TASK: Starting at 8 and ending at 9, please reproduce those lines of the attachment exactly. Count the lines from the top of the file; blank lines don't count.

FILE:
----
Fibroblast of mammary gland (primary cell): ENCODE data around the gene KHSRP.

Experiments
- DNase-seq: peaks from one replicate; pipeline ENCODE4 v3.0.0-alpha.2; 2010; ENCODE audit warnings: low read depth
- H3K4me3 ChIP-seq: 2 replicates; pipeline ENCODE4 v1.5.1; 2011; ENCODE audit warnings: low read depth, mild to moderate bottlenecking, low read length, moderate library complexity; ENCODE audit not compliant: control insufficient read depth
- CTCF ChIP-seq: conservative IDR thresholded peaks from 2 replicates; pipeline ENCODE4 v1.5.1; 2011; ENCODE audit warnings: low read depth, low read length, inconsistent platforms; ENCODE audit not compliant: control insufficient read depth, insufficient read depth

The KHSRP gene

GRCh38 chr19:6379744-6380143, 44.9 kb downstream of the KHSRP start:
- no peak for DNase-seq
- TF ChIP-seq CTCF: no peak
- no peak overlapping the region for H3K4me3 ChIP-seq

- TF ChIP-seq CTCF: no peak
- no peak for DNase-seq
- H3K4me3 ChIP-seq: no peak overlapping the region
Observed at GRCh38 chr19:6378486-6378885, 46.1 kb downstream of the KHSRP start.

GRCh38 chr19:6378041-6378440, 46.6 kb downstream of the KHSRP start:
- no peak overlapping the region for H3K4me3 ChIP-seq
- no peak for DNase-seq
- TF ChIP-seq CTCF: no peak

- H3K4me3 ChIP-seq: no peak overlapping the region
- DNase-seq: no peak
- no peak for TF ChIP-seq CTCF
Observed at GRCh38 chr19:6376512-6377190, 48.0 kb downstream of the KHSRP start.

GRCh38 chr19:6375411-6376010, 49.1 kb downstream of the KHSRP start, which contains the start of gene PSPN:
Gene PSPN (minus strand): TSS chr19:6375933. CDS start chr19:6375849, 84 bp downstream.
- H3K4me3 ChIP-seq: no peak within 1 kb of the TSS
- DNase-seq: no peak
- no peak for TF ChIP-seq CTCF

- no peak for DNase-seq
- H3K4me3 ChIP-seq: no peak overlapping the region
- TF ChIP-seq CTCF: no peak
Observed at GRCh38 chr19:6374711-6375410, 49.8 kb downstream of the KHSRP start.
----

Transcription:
- no peak for DNase-seq
- TF ChIP-seq CTCF: no peak